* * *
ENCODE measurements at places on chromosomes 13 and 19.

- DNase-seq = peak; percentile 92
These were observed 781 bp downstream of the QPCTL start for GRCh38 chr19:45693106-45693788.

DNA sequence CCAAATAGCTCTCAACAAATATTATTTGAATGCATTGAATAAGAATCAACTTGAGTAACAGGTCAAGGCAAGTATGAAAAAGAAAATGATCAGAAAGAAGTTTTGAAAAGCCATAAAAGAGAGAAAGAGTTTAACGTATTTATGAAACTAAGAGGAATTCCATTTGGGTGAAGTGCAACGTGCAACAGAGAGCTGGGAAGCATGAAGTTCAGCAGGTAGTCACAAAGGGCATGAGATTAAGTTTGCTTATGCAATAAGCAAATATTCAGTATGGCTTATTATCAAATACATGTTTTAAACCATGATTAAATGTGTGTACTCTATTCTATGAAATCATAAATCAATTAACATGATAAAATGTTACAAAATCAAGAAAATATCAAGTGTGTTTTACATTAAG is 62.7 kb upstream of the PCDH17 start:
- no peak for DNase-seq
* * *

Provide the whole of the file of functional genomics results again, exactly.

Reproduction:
ENCODE measurements at places on chromosomes 13 and 19.

- DNase-seq = peak; percentile 92
These were observed 781 bp downstream of the QPCTL start for GRCh38 chr19:45693106-45693788.

DNA sequence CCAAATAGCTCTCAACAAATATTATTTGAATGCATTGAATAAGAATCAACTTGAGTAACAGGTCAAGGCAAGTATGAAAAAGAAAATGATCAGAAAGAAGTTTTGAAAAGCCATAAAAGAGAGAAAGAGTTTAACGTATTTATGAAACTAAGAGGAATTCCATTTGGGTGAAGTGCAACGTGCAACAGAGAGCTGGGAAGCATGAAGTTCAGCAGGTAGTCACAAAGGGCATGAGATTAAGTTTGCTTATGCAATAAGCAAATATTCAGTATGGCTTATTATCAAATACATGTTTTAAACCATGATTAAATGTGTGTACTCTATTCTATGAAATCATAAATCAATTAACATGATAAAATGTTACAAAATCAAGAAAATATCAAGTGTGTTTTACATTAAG is 62.7 kb upstream of the PCDH17 start:
- no peak for DNase-seq